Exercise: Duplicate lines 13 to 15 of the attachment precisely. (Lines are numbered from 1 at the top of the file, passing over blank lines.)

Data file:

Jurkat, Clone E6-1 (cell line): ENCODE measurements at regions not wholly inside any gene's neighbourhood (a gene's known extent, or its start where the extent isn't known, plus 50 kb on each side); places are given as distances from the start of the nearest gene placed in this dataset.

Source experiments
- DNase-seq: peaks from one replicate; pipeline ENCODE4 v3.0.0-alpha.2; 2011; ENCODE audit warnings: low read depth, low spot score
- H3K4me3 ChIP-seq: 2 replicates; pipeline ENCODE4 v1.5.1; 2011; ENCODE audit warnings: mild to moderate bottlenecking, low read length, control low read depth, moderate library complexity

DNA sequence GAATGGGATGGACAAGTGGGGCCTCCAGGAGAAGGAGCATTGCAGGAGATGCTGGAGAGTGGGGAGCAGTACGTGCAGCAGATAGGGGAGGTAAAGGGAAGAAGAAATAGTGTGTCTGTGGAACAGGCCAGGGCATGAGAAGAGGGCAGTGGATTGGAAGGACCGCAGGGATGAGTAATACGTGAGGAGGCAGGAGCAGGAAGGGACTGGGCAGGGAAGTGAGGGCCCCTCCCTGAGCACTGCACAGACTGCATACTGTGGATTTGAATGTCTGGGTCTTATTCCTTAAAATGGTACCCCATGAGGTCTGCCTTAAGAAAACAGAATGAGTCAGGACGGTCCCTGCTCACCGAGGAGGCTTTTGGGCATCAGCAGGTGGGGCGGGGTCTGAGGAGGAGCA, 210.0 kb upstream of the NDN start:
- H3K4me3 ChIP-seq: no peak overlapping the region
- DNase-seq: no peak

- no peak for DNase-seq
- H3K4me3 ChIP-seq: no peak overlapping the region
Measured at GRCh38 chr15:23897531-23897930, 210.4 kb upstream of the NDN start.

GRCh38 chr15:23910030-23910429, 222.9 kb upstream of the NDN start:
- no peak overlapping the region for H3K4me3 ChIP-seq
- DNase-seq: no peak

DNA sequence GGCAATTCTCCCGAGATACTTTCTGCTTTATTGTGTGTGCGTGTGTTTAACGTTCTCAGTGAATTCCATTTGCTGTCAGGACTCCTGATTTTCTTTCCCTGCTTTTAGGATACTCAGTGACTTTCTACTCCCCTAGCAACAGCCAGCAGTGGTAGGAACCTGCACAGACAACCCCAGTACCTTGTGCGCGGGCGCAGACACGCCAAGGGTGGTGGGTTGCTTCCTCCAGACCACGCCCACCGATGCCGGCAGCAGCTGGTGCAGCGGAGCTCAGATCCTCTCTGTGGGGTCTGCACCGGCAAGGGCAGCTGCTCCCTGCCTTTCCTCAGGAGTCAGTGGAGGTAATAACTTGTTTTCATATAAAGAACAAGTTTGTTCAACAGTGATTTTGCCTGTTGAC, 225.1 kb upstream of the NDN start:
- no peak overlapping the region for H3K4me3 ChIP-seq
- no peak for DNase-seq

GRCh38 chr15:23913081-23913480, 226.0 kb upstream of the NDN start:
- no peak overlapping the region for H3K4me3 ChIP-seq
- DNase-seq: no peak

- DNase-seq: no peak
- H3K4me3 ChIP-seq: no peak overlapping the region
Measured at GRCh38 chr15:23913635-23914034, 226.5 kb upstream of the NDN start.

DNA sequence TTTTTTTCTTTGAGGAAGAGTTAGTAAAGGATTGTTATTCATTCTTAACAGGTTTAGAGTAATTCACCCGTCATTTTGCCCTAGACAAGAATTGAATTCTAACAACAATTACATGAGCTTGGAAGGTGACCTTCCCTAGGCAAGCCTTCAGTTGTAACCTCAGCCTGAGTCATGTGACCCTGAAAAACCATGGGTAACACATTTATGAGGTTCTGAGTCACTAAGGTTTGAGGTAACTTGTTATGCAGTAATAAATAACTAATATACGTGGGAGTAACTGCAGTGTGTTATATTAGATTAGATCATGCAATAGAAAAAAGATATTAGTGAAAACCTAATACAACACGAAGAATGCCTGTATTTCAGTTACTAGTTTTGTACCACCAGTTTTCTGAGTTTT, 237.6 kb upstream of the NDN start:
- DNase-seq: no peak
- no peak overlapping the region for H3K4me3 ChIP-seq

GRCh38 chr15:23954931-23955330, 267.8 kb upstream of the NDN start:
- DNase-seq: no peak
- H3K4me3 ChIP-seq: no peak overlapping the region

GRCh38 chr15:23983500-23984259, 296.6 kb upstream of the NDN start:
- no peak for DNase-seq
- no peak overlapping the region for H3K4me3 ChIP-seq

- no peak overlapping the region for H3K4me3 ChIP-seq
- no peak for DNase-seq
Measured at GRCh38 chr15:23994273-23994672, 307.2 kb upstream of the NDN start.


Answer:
- DNase-seq: no peak

DNA sequence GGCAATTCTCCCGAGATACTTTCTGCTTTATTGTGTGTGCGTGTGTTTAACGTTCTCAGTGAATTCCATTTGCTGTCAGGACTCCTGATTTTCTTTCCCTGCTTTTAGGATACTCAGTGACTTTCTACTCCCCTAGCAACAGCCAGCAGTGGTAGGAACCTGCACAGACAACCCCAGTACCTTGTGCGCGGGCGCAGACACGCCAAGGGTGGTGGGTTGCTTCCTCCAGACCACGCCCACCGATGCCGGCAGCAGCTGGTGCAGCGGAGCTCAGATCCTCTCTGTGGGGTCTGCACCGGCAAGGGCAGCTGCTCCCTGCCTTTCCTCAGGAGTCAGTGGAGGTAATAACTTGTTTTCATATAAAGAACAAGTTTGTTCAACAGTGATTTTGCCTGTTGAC, 225.1 kb upstream of the NDN start:
- no peak overlapping the region for H3K4me3 ChIP-seq